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Winter Olympics provide lessons for local ice skaters

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Matthew Bowler
Skaters of every age and skill level enjoy the Salvation Army Kroc Center's Ice Arena on Feb. 11, 2022.

Figure skating practice starts before sunrise at the Salvation Army Kroc Center Ice Rink. For almost 20 years, ice skaters and hockey players have used the facility in Rolando Park to improve their skills or just have some fun.

On Friday, the rink was packed with figure skaters of all levels, some of them with coaches. Everyone has followed the Beijing Winter Olympics taking place half a world away.

Winter Olympics provide lessons for local ice skaters

“Performance-wise it’s always good to see Donovan because he deserves to be there,” said Christopher Caluza a figure skating coach and teacher at the rink. He is also an international competitor and friends with Donovan Carillo, the Mexican figure skater who made history this week at the Beijing Olympics.

Caluza said Carillo was an inspiration for young skaters learning a sport with such a rich history. “What you see in skating is not only about jumps and spins," he said. "Figure skating is about creating figures on the ice. That’s why it’s called figure skating. It’s about drawing on the ice and then you have to retrace that.”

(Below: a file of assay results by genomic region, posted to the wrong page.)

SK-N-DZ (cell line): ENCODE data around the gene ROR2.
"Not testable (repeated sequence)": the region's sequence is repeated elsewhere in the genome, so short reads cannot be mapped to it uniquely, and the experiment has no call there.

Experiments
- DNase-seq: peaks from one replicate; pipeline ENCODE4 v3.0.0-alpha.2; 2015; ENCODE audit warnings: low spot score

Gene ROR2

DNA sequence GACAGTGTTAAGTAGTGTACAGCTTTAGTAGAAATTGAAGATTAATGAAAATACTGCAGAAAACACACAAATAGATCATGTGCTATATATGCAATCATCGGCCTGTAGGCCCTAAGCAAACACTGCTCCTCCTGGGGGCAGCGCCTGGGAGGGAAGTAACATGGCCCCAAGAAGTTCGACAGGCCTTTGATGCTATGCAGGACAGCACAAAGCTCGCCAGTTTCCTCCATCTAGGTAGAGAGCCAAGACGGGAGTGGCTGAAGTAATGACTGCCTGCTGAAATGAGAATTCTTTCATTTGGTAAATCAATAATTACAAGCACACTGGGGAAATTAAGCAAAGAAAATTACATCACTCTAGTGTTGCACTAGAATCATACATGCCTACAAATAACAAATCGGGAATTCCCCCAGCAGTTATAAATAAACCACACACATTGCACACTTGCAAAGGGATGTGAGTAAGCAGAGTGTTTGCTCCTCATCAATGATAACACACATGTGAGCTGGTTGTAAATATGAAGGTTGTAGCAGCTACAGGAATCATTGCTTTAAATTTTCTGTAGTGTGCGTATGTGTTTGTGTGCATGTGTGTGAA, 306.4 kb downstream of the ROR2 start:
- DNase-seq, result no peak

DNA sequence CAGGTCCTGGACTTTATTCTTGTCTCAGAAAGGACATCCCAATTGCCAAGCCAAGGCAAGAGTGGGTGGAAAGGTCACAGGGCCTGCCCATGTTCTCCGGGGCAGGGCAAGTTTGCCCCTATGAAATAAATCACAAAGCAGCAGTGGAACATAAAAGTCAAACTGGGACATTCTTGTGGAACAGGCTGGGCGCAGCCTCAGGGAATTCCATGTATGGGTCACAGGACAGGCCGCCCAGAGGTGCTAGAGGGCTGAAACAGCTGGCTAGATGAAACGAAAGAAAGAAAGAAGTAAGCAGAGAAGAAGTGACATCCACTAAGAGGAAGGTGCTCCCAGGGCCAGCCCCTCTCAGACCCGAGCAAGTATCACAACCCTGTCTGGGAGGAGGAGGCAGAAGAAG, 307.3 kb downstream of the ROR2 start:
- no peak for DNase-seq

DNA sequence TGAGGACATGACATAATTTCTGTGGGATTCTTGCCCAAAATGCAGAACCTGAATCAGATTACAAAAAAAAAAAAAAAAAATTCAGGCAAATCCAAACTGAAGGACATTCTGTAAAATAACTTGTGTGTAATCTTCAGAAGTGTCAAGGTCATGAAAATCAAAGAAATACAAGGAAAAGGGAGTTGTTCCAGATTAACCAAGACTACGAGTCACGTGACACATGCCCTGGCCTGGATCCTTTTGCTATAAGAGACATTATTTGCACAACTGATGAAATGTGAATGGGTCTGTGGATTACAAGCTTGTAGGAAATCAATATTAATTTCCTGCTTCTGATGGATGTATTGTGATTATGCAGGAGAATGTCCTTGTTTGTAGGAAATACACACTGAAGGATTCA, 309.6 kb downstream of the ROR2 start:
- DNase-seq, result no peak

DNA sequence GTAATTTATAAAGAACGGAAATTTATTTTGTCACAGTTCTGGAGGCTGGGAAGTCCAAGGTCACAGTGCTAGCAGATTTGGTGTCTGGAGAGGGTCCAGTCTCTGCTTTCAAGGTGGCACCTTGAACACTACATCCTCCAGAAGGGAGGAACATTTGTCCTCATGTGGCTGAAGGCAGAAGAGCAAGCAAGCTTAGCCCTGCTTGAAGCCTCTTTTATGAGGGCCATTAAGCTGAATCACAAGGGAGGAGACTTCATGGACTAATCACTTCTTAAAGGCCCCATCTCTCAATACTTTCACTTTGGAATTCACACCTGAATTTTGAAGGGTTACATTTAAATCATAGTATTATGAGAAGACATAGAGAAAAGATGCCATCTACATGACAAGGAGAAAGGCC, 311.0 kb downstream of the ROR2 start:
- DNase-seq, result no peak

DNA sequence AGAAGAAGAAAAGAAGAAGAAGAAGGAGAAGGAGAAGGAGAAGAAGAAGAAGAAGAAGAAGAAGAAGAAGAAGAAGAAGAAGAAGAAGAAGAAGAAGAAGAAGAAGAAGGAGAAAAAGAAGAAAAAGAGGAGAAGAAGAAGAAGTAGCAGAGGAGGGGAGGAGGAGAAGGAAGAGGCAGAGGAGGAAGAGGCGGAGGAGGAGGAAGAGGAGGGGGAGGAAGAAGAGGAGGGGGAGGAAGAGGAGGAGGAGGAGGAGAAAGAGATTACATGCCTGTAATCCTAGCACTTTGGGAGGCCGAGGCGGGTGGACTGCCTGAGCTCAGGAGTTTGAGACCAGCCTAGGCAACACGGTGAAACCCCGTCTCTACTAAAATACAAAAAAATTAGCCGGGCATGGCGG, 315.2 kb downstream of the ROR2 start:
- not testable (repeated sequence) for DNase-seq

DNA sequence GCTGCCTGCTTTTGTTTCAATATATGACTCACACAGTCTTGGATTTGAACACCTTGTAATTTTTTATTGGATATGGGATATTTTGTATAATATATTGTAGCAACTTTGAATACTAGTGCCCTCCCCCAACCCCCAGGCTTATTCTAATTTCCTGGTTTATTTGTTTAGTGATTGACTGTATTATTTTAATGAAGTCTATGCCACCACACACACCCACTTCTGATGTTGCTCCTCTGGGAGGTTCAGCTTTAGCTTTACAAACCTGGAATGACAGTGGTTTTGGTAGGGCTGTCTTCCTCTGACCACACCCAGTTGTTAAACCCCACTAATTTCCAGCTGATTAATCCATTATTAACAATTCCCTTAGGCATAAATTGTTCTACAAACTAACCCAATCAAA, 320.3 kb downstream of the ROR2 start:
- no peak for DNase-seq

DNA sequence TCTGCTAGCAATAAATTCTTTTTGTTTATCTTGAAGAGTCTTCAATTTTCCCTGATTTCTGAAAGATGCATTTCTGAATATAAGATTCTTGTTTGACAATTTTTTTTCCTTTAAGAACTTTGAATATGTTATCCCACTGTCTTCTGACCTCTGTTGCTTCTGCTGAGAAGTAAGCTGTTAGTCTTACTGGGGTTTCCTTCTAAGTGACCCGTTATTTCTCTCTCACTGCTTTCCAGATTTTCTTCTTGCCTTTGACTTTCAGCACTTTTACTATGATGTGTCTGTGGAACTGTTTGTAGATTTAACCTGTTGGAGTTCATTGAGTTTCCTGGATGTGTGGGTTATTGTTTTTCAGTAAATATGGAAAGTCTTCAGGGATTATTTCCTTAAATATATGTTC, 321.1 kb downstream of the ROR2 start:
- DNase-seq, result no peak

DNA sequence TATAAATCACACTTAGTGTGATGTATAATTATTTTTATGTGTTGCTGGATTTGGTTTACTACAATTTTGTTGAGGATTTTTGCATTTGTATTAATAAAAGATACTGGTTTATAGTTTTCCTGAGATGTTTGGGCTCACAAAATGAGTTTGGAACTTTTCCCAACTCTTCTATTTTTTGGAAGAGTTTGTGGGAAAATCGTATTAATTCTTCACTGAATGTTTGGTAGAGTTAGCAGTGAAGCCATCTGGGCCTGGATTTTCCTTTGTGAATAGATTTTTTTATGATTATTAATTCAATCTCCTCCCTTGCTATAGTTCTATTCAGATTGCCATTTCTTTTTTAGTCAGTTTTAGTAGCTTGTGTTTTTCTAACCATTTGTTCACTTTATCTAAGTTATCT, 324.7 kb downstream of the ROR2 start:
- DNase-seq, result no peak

Christopher Caluza
Christopher Caluza, 31, is a figure skating instructor at the Salvation Army Kroc Center Ice Arena. He is also a friend of Winter Olympics figure skater Donovan Carillo, who made history for his home country of Mexico this week. Seen here in a March 2020 photo.

Ella Kanas, 15, is a 10th grade student at High Tech High and a competitor in figure skating. She practices on the ice at least five to six days a week. She was taking notes on the performance of the U.S. men’s gold medal winner. “I think it’s really inspiring, especially Nathan Chen,” she said. “It’s cool to see his performance and see his skating skills and things and try to take those things and apply it to your own skating.”

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Ice skating is an expensive sport that many families cannot afford to support. At the Kroc Center, there is an annual fundraising campaign for $100,000 every year to pay for scholarships so more children can participate in programs. Kroc Center Director of Marketing Glynis Eckert told KPBS News: “Children who wouldn’t be able to afford figure skating or soccer or any of the programs we have here will be able to offset the costs of the programs from those scholarships.”